Jerry Dean.After the terrestrial radio station went off the air,  he
and fellow air mate Stan Dunn started streaming the shows on the net for
most of the 2000 decade.  There are over 800  1-hour shows in this
collection.
 After archiving the first 200 shows,  I quickly tired of using individual
apps to do the separate steps of photographing the cover, putting in
folder, and transferring the data, while keeping the same file name for all
of them.   So I created a stack which controls several  command line
executables

 I have three executable binaries that I  call from this app.

imagesnap
ffmpeg
SOX

All of the commands work great by using the shell command in LC, except for
the fact that my app waits until some of the commands have finished.
In the case of one of them  for example, it is importing a audio file from
a CD, and turning it into a wave file using *ffmpeg*.

./ffmpeg -i '/Volumes/Audio CD/1 Audio Track.aiff'
'/Users/stephenbarncard/Desktop/img/20171113_LIVE_ON_MARz.wav'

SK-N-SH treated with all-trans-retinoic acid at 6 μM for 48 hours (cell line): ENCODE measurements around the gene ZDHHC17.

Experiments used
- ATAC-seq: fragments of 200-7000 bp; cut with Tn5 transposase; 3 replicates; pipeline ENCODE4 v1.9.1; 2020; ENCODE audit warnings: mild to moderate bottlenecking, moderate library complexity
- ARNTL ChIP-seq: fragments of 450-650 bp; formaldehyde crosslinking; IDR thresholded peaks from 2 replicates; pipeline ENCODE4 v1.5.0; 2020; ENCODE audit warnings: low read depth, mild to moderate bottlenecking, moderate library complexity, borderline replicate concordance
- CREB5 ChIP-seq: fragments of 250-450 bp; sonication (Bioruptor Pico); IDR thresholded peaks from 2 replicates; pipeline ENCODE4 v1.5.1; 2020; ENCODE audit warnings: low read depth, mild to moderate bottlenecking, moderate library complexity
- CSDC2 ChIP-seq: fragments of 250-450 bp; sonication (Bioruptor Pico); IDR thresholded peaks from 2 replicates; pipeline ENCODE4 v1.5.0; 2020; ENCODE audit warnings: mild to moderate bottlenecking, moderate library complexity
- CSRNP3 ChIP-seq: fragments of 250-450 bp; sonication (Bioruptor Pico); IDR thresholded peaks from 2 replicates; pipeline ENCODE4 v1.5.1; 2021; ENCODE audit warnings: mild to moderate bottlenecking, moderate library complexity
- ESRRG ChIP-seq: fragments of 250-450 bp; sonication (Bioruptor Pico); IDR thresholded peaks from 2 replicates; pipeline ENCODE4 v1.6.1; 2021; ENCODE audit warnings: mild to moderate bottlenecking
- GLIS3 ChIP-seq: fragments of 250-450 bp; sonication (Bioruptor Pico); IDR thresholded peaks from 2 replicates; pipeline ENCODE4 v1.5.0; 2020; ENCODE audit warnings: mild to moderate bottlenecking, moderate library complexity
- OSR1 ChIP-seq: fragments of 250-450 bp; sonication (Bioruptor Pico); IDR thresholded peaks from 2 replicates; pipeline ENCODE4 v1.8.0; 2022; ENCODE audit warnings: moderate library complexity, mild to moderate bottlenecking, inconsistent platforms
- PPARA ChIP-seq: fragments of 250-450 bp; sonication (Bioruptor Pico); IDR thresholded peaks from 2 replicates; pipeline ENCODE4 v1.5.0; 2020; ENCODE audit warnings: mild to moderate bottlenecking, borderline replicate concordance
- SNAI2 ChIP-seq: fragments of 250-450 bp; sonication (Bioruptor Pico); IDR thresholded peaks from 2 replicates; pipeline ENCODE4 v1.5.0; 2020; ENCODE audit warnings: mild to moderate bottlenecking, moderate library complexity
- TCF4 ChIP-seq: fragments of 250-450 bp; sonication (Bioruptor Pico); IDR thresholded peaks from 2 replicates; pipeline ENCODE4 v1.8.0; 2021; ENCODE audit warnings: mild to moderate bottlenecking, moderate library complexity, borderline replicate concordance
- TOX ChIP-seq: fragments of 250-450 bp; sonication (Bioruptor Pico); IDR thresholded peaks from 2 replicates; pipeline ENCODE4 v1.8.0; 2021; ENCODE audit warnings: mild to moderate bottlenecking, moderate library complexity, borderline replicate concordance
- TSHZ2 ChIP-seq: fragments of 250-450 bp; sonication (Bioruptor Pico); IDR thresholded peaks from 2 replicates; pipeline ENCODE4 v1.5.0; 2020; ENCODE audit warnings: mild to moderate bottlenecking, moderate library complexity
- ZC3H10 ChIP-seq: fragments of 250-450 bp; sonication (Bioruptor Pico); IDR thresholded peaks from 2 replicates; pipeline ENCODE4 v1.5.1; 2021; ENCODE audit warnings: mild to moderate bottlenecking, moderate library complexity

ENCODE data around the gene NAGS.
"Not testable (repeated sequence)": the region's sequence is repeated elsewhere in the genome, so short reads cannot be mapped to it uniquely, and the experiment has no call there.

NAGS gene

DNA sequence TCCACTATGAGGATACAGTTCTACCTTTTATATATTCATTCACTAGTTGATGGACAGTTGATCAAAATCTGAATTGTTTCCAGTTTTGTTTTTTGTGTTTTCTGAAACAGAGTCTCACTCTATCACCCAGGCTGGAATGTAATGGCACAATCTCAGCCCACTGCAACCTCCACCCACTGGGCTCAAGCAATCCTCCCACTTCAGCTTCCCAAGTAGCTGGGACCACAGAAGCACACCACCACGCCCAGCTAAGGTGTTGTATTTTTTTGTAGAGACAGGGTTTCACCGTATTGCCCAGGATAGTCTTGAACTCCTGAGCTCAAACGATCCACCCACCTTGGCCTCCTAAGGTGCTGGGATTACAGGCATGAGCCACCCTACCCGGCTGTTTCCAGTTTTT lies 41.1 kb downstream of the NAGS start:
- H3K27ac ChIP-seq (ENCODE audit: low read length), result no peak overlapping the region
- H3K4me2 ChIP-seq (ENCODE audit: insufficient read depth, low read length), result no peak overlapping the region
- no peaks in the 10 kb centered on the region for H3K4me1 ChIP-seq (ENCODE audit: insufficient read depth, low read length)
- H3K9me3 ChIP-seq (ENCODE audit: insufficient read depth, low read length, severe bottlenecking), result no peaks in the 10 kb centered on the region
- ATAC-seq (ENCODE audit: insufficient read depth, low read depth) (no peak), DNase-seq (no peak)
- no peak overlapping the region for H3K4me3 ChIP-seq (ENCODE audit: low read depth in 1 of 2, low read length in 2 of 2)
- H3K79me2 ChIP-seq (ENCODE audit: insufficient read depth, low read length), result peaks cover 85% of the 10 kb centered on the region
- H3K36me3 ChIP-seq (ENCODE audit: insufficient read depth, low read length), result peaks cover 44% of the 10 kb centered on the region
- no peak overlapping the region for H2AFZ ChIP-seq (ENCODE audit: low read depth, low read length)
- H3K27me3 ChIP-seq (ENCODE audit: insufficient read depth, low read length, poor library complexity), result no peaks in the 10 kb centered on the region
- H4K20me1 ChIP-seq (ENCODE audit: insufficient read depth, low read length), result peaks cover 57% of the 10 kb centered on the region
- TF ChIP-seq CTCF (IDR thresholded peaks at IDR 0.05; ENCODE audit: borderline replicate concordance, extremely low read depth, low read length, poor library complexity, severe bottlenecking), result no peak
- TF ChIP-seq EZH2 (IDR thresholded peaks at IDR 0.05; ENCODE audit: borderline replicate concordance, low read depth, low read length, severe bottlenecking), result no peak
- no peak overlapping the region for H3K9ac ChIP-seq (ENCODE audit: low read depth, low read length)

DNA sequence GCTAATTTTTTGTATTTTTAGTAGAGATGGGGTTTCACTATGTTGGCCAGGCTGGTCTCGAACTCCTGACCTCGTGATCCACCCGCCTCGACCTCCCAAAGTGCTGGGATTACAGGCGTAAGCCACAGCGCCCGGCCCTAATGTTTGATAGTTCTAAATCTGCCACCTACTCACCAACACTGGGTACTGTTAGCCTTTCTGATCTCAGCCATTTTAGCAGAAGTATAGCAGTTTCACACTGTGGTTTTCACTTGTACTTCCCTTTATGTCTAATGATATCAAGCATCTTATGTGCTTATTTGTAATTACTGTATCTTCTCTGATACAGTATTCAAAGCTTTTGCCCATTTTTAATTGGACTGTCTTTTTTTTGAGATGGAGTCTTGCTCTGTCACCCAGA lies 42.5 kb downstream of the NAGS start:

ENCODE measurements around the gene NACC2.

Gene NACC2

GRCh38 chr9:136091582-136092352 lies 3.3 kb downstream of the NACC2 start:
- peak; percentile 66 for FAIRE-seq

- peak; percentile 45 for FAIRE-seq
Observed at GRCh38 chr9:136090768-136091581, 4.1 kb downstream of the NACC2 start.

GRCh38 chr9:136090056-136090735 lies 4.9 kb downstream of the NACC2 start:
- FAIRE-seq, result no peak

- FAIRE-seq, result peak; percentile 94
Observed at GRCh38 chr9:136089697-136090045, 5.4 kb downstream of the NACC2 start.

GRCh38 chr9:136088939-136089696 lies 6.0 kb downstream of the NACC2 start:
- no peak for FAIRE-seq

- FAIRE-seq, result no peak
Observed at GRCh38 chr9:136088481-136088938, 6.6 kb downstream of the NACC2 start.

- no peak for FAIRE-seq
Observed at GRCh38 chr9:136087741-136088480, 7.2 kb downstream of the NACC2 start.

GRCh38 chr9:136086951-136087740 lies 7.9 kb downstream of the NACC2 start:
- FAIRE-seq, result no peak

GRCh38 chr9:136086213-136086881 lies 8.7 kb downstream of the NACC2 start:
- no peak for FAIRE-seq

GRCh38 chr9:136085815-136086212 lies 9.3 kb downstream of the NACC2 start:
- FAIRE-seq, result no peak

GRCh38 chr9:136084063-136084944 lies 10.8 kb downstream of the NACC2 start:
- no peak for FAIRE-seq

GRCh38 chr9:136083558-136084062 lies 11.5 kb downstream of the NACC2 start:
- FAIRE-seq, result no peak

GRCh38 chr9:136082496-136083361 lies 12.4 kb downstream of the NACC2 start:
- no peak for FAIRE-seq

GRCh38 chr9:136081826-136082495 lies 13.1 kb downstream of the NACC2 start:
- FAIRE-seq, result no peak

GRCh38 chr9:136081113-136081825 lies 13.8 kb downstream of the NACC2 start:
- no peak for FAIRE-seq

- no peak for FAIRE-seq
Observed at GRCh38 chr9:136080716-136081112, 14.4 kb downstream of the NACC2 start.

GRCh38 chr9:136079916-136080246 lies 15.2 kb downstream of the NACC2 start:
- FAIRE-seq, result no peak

[ above  command on one line ]


This takes up to 10 minutes to copy for a 60 minute CD.
​
​The  ./​  at the beginning is the only difference between what I was
saying in my shell call from LC  and what works in Terminal.

The executables live directly adjacent to the live code stack, to simplify
addressing.   I got about this far with my coding, reading stuff from
forums and the dictionary, but I just can't seem to put the right words
together.

pData  is the command that works from the shell.

on executeProcess pData

put whereAmI() into a; set the defaultFolder to a

get "file:xprocess.bat"

put pData into URL it

open process  "file:xprocess.bat"  for text write

etc..

close executeProcess


​ Does someone out there have a clear example of what I am looking for,
using a UNIX  executable  through *open process​ *?

1.call the function  with parameters
2. allow livecode scripts to continue
3. continuously monitor and display data returned by that function


 thank you all so much for any and all information,

And a happy  non-sectarian Christmas to everyone!









*Stephen Barncard - Sebastopol Ca. USA - *
*mixstream.org* 
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Merry Christmas and Happy Blockchain Year

2017-12-24 Thread Dev via use-livecode
Merry Christmas List,

Wish you all Happy Holidays and all the nice stuff.
2018 is the year when we finally break free… of the tyranny.

Cheers,
Debdoot

PS. If anyone is working on or interested in working on the blockchain, please 
feel free to email me.